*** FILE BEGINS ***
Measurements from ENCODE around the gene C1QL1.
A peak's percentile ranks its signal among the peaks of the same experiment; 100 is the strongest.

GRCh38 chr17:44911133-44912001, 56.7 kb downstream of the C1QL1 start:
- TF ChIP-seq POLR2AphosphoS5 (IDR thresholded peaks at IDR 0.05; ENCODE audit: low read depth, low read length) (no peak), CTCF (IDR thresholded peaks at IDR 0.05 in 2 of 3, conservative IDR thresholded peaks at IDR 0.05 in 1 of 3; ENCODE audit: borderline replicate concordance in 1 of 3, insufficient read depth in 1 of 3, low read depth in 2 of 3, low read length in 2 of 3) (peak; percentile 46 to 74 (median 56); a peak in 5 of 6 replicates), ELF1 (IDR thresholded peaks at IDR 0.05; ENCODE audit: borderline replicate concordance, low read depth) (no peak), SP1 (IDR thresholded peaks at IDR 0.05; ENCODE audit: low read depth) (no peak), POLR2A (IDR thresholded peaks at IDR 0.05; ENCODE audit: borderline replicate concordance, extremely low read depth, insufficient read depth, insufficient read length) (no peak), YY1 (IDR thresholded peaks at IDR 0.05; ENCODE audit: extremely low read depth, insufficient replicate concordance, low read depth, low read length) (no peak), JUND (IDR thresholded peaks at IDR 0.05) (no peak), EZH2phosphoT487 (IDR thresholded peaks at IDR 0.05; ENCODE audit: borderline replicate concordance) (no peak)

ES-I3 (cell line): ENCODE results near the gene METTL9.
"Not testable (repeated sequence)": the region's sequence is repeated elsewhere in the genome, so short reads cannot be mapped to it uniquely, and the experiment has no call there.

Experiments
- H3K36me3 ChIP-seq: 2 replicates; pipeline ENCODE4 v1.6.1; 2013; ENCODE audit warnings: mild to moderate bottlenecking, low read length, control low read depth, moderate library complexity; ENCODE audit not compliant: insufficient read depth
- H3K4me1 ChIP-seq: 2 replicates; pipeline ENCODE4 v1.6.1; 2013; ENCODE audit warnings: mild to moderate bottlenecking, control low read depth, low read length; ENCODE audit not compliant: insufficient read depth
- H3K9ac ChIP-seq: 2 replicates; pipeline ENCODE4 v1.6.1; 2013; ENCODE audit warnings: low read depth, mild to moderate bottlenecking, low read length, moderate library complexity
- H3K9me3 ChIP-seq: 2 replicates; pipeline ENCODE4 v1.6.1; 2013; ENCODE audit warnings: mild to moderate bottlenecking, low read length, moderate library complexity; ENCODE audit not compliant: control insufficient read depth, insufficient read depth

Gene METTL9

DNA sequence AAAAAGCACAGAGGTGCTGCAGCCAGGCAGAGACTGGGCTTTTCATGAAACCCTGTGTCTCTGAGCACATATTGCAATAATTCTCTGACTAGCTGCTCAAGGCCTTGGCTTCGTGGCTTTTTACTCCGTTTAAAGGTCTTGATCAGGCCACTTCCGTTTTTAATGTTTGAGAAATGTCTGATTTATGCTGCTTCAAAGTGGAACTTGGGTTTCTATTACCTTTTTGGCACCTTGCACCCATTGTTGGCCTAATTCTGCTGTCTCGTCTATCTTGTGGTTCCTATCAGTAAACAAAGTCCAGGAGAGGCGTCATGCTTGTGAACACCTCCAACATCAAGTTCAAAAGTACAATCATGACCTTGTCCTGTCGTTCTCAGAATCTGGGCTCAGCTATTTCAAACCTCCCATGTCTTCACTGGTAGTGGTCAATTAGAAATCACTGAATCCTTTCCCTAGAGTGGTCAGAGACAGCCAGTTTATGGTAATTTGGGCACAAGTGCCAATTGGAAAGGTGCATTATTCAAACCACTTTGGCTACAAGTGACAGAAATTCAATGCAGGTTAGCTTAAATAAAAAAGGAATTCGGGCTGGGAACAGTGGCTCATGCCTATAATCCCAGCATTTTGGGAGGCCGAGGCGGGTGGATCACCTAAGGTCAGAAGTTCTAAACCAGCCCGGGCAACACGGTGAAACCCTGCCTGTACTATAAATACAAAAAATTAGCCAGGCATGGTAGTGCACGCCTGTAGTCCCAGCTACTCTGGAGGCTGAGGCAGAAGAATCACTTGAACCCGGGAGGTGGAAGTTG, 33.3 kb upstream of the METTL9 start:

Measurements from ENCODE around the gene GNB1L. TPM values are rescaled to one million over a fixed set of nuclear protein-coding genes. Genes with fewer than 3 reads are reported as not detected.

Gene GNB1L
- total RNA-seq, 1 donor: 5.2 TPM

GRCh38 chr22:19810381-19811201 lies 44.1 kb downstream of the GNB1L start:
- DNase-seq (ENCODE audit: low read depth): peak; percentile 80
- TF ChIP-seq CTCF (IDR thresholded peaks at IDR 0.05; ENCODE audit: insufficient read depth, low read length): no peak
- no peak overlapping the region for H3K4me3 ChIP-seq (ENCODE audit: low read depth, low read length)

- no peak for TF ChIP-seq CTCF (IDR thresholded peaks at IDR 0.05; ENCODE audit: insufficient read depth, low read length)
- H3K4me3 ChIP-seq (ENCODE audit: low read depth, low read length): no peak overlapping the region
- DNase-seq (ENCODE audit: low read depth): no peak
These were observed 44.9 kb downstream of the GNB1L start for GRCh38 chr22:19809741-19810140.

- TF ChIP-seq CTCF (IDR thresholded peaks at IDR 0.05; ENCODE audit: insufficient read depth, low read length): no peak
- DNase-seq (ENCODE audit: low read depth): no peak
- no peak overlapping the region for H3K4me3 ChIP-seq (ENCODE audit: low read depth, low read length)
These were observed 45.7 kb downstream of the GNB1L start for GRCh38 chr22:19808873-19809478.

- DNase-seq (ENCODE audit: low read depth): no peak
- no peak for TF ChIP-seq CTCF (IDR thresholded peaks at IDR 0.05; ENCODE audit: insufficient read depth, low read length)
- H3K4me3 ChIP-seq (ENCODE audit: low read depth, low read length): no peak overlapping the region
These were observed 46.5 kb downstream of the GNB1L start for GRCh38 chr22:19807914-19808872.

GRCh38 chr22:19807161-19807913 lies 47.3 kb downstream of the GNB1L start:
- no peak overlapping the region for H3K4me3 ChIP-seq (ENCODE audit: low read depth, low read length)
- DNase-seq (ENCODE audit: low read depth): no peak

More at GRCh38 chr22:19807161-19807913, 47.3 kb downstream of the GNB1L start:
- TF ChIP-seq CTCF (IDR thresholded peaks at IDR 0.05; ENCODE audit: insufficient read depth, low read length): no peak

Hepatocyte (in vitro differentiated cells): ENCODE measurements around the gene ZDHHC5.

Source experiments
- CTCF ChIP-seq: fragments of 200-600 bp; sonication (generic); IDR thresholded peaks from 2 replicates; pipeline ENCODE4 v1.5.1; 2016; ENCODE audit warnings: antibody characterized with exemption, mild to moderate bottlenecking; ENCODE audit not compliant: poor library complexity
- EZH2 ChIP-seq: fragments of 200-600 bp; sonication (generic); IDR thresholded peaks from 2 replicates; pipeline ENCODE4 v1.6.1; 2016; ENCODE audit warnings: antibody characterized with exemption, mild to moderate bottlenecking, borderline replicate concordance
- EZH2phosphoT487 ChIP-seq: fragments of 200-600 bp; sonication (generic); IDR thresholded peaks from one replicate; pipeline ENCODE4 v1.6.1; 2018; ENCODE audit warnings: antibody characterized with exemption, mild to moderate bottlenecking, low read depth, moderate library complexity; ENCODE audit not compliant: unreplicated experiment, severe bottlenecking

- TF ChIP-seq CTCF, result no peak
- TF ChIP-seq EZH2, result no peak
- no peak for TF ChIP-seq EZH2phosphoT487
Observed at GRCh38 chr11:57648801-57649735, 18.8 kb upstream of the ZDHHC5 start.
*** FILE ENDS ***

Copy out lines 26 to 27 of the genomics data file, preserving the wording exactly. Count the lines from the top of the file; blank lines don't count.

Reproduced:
- DNase-seq (ENCODE audit: low read depth): no peak
- no peak overlapping the region for H3K4me3 ChIP-seq (ENCODE audit: low read depth, low read length)